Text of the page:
Gotta starting reloading

Discussion in 'Ammo & Reloading' started by Tommycourt, Dec 29, 2015.

  1. Tommycourt

    Tommycourt Tommycourt

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    I checked my ammo supply, .45 cal. and I am down to my critical stage. I have less than 1K rounds left. I am going to have to use my Herter's single stage because I have a 5lbs. coffee can full of belled and resized casings and are ready to prime. I set up my Dillon Square D to load .45 however I did not set up the primer correctly (after reading the book 10X) so I have to make a trip to Scottsdale to the plant and have them check on what I did wrong. The primers are not seating correctly. They have a lifetime warranty so I might as well take the time and have a tech check it over for me. Oh, BTW, last Sunday when I was down at the range, I swept up a bunch of range rounds and brought them home to sort out and reload. I found about 200 rounds of Federal brass however they are the small primer rounds. I try to keep 2500-3000 rounds on hand all the time because in the summer time, when the temp says 110 degrees outside, it's 115 in my loading room. I sweated it out last year and reloaded during the summer but after about an hour, the sweat pours out and it's not worth it. Even my do rag gets soaked. Gotta get my butt in gear and start reloading. Now the temp is cold (for me). It hasn't hit 60 degrees yet. Be glad when we are up in the mid 90's again!!!

    Tommy
     
  2. buster40c

    buster40c Well-Known Member

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    Yeah Tommy you better get busy reloading while your garage isn't an oven. Or put an a/c unit in your loading room. Could that cause a BOOM?
     

  3. squirrelhunter

    squirrelhunter Active Member Lifetime Supporter

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    1,000?!?!? Shoot 200 is the most I usually have of any caliber...:D
     
  4. VThillman

    VThillman Active Member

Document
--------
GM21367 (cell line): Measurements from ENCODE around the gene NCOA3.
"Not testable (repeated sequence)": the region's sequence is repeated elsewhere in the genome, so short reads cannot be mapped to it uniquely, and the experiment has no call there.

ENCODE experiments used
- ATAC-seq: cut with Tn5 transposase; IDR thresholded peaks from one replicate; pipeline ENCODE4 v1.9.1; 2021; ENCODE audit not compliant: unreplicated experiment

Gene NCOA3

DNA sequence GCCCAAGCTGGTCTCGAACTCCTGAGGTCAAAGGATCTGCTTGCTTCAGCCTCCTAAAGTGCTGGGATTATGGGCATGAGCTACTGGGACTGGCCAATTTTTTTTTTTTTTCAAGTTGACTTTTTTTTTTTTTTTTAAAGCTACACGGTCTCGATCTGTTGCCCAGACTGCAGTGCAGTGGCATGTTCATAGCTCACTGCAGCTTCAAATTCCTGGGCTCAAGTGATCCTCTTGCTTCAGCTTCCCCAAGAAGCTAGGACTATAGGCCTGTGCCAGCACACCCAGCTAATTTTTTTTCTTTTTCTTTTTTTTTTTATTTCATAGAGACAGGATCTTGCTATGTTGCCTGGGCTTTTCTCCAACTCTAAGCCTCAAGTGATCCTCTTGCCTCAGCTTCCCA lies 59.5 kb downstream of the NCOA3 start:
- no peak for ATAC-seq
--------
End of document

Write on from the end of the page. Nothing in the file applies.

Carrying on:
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    Me too. But Tommy has been focused on .45 auto for some time now.

    I think he needs to get himself a Coonan, if only to change the bang.

    ;)
     
  5. buster40c

    buster40c Well-Known Member

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    Maybe Tommy doesn't want the powder to go bad so he uses it up. When he has used up the powder then he has enough loaded.
     
    Last edited: Dec 29, 2015
  6. squirrelhunter

    squirrelhunter Active Member Lifetime Supporter

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    That'll probably never happen. :D
     
  7. Tommycourt

    Tommycourt Tommycourt

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    Boy,

    I hope I don't run out of powder again!!!! I was sweating it last year (both from heat and lack of powder til my little brother came through and my neighbor from Oregon. Now I have a little over 8lbs. with more coming in February from Iowa. A good buddy of mine is coming to visit. YOU CAN NEVER, EVER HAVE TOO MUCH POWDER OR TOO MANY ROUNDS!!!!

    If Hiledebeast gets in, we will see all of our powder and bullets dry up!!

    Tommy
     
  8. squirrelhunter

    squirrelhunter Active Member Lifetime Supporter

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    For me it's mainly a lack of funds plus I don't shoot much. Just checking my sights for hunting season and hunting. I've been on the same 50 round box of .223 and also 44 mag for like 4 years now and still have over a half box of each. Most of my shooting is when I'm working up loads then once I'm done with that,very little shooting.
     
  9. Tommycourt

    Tommycourt Tommycourt

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    SquirrelHunter,